Spring Content - The better way to save and serve files and images with Spring Boot

Spring Content - The better way to save and serve files and images with Spring Boot

Table Of Contents

Save images directly into the DB

Recently I added a feature to my web app where my customer could upload images and display them inside the app.

At first, I stored them directly into my Postgres Database as ByteArray inside a JPA Entity with a @Lob annotation

class Picture(
    val name: String?,
    val type: String?,
    val data: ByteArray

I then returned them as Byte64 encoded string inside my JSON API Response.


It was working fine in my local dev environment, but as soon as I pushed it to prod I encountered an error where my whole JSON structure needed for my frontend wasn't displayed properly. The Byte64 encoded image string just stopped in the middle.

I cloned the prod db locally into a Postgres container and then the issue occured also locally.

HHH000100: Fail-safe cleanup (collections) : org.hibernate.engine.loading.internal.CollectionLoadContext@2555100f<rs=HikariProxyResultSet@1189576917 wrapping org.postgresql.jdbc.PgResultSet@545635a4>

After some 2 am debugging I got a JacksonMapping exception and found the error on stackoverflow.

I thought the solution was too complex and looked for a simpler way.


  1. Lessons: Always test with an environment as similar as production. I can recommend testcontainers for easier integration tests.

  2. Lesson: Use a database versioning tool such as liquibase instead of spring.jpa.hibernate.ddl-auto = update.

With h2 the @Lob was correctly saved as bytearray. With postgres the type was assumed to be oid which caused a issue mapping between @Lob and the bytea column type.

This was fixed with the hibernate Annotation

@Type(type = "org.hibernate.type.MaterializedBlobType")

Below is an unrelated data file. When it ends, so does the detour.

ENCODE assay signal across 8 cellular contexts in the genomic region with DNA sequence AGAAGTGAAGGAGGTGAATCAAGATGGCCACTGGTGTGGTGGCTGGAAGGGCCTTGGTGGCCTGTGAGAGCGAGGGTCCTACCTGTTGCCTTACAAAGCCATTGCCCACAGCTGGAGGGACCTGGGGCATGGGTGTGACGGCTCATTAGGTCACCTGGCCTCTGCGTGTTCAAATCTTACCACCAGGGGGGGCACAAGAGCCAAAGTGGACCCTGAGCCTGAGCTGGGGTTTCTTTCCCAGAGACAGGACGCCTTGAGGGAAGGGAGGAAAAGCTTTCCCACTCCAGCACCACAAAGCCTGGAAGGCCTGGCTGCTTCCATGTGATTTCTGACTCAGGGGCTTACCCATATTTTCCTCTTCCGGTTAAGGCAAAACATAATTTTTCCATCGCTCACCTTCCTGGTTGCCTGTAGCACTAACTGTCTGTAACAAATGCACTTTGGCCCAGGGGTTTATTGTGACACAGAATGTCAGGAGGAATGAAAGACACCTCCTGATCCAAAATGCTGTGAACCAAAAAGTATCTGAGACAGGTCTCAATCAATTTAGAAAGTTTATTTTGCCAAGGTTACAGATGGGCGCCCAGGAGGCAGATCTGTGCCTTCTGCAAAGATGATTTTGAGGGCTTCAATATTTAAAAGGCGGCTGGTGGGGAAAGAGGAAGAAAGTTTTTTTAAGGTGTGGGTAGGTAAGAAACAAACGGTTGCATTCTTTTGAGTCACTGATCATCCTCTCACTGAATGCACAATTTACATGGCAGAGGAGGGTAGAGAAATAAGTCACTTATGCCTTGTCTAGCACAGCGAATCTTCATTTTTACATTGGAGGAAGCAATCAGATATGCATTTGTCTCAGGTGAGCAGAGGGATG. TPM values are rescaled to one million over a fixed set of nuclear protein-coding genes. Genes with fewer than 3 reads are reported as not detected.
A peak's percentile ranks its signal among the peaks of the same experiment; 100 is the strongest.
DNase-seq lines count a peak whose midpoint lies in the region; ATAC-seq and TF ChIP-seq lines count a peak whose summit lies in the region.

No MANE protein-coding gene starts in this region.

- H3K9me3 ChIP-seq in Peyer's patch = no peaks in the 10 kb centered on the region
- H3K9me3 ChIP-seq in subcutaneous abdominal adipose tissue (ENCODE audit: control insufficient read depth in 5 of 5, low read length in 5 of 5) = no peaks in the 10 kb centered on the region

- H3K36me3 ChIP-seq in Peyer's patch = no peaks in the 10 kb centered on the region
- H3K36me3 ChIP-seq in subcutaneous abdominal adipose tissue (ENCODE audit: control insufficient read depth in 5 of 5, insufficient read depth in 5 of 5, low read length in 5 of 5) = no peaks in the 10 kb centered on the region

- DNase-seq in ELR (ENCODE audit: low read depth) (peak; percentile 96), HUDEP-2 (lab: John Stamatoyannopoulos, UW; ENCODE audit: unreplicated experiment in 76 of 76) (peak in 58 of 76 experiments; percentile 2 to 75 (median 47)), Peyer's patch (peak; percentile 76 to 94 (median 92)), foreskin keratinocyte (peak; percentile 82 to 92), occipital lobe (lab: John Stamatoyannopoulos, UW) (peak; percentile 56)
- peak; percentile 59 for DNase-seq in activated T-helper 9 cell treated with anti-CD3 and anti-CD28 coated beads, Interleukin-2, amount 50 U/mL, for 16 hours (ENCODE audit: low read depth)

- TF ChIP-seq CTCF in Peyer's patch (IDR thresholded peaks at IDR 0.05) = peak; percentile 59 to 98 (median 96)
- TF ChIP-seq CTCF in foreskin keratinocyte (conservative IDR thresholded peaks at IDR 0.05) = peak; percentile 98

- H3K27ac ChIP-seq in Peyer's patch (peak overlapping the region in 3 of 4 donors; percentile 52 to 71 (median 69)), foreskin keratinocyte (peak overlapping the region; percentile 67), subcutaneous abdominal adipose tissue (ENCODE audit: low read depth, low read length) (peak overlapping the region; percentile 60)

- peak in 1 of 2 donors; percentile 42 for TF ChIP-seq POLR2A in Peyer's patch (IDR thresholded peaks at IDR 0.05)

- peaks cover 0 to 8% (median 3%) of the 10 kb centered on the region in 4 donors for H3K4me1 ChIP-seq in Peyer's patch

1. Lesson: Don't serve images directly as Base64 encoded string.

Instead, use a separate controller and serve the image data raw.

Serialize the entity which stores the data and the metadata.

@JsonIdentityInfo(generator = ObjectIdGenerators.PropertyGenerator::class, property = "id")

This avoids huge JSON responses and slowdowns to your website.

Spring Content to the Rescue

Then I discovered spring-content which looked like a better alternative than saving them directly to a db, as I could switch between db, filesystem, AWS S3, and MongoDB GridFs by just switching the dependency.

To use Spring Content you just need to add the dependency in your build.gradle.kts


Add the @ContentId annotation to your file entity. In my Case I replaced:

    @Type(type = "org.hibernate.type.MaterializedBlobType")
    val data: ByteArray


@ContentId var imageId: String

Create a ContentStore

interface PictureContentStore : ContentStore<Picture, String>

In your method where you save the files you need to use the contentstore.setContent() method. It is important to first save the entity.

val picture = pictureRepository.save(Picture(pictureFile.originalFilename, pictureFile.contentType,null))
pictureContentStore.setContent(picture, pictureFile.inputStream)

Add the handling of pictures to your file entity

class PictureController(
    val pictureService: PictureService,
    val pictureContentStore: PictureContentStore,
) {
    fun getById(
        @PathVariable id: Long,
    ): ResponseEntity<InputStreamResource> {
            ?.let { pic ->
                val content = pictureContentStore.getContent(pic)
                val inputStreamResource = InputStreamResource(content)

                return ResponseEntity.ok()
        throw NoSuchElementException("There is no Image with the corresponding id")

and you are done.

You can look up my source code on Github.

This is my first project as a freelancer. Any suggestions or feedback is very welcome